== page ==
The 2016 Randolph W. Thrower Symposium
Redefined National Security Threats:
Tensions and Legal Implications
Thursday, February 11, 2016
Keynote: Professor Harold Hongju Koh
Panel 1: Cybersecurity Beyond the Media Coverage: Applicable Law Doctrines, Corporate Responsibility, and Practical Implications
Panel 2: New Technologies Expanding the Frontiers of National Security: Emerging Technologies, Issues, and Guidance
Panel 3: Transnational Tensions and National Security: Immigration, Domestic Terrorism, and Cross-Border Security
The 2016 Thrower Symposium explored the tensions, complementarities, and resulting legal implications in three rapidly changing and developing areas of national security: cyber security; new technologies, including domestic drones; and transnational tensions in domestic security, immigration laws, and cross-border security. Recent developments in the national security law arena demonstrate a strong need for organized and thoughtful discussions on threats and corresponding responses in these areas--at local, federal, and international levels; as well as across the public-private divide. The diverse opinions and approaches to assessing these issues created an opportunity for stimulating dialogue on the future of national security law.
The "War" on the U.S. Civil Justice System
Co-sponsored by the Pound Civil Justice Institute and Emory University School of Law
Thursday, October 15, 2015
Disappearing Courts: Diminishing Use of and Access to Civil Litigation
Tort "Reform" and Its Impact on the Development of U.S. Law
About the Symposium
The Pound Institute and Emory Law have invited leading scholars of the U.S. civil justice system to address some of the most important current issues. During the one-day symposium this fall, law professors who are experts in the civil justice field will present original papers on topics such as:
The Role of Litigation in America’s Democracy
The Declining Incidence of Court-Centered Litigation in Federal and State Courts
Raising Ever-Higher Barriers to Litigation
Making Litigation Disappear
Legislative Involvement in the Civil Justice System
The Current State, and the Future, of Class Actions
Is the U.S. Still a Common Law Country?
- Participants and Cost
The Pound Civil Justice Institute is a national legal “think tank” created by pioneering members of the trial bar and dedicated to ensuring access to justice for ordinary citizens. Through its activities, the Institute works to give lawyers, judges, legal educators and the public a balanced view of the issues affecting the U.S. civil justice system.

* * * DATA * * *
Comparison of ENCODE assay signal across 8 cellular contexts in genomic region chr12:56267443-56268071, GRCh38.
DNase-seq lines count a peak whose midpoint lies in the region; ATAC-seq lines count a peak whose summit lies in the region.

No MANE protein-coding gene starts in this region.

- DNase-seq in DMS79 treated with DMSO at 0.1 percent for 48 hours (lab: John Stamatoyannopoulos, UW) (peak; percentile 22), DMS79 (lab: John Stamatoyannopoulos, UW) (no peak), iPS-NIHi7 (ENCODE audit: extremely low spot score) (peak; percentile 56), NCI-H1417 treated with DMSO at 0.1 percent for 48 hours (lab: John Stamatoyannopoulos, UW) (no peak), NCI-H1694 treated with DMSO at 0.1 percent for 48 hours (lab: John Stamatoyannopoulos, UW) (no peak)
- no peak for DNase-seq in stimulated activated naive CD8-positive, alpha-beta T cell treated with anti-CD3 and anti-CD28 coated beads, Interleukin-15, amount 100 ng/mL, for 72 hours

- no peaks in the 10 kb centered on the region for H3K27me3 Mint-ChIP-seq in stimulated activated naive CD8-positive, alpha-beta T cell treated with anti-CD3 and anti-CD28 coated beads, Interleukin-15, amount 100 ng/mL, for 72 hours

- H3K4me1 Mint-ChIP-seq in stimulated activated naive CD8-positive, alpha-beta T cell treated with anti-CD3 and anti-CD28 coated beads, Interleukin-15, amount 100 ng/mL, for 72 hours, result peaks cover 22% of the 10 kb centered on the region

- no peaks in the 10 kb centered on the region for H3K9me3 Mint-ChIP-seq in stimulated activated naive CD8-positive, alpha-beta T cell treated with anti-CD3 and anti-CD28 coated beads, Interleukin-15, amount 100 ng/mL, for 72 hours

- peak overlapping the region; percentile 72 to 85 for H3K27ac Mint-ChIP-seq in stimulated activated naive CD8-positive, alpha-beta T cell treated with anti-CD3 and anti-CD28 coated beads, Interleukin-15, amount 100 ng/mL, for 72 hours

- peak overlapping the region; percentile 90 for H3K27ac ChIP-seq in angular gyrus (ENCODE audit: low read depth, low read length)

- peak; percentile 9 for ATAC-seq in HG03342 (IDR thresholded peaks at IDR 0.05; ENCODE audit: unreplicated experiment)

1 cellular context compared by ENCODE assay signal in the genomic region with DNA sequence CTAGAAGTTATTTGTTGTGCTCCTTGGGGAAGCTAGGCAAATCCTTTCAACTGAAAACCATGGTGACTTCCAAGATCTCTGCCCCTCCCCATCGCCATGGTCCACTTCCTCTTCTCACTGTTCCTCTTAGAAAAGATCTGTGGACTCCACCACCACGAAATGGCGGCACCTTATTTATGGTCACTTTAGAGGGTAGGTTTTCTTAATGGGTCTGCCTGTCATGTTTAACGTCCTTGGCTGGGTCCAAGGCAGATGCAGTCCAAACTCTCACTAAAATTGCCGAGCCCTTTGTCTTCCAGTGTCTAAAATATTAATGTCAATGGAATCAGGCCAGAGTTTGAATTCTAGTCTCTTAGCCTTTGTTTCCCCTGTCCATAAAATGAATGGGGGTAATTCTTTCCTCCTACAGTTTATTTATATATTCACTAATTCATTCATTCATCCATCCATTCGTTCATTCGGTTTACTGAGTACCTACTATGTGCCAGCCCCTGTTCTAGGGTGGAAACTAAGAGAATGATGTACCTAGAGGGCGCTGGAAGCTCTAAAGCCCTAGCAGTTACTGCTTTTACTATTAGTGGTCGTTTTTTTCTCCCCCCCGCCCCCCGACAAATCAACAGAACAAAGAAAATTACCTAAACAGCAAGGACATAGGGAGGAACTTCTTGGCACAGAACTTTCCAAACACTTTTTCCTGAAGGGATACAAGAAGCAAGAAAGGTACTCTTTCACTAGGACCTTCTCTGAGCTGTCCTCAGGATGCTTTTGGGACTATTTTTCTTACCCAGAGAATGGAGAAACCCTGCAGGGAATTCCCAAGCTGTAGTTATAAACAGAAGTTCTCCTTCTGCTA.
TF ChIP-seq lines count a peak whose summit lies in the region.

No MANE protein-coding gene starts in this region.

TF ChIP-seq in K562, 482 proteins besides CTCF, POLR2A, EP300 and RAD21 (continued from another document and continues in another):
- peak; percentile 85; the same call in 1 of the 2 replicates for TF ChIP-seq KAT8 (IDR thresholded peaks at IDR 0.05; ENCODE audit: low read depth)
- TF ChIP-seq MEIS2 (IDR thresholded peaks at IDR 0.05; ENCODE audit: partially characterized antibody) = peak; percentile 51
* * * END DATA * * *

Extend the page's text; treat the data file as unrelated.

The National Labor Relations Board After Eighty Years
Friday, April 10, 2015
Assessing the NLRB's Impact & Political Effectiveness
A Conversation with NLRB Members & General Counsel
Opportunities for Improvement in Changing Times
The Emory Law Journal is pleased to present a special symposium the Journal has put together with the invaluable assistance of Professor Michael Z. Green of the Texas A&M University School of Law. Our symposium will address the continued viability of the National Labor Relations Board as an administrative agency at the dawn of its eightieth anniversary. The decisions and actions of the Board have drawn increased scrutiny in the modern era, and even more so in the wake of President Obama's efforts to ensure the Board was comprised of a full contingent of members. But even before President Obama was elected, because the Board primarily develops its rules through adjudications its decisions have become quite controversial, no doubt in part as a result from the lack of legislative changes to guide the agency's actions over the past forty years. The NLRB’s effectiveness as it reaches its eightieth anniversary in 2015 represents an important legal question and a major concern for all those interested in labor law. This Symposium will assemble some of the most prominent labor law scholars in the country along with the NLRB Chairman and NLRB General Counsel and other members of the NLRB to assess the role of the Board today, what actions Congress may take with respect to the Board, and what the future of the Board might be. Specifically, our symposium will feature three panels, highlighted below.
This event is co-sponsored by the Labor and Employment Law section of the State Bar of Georgia.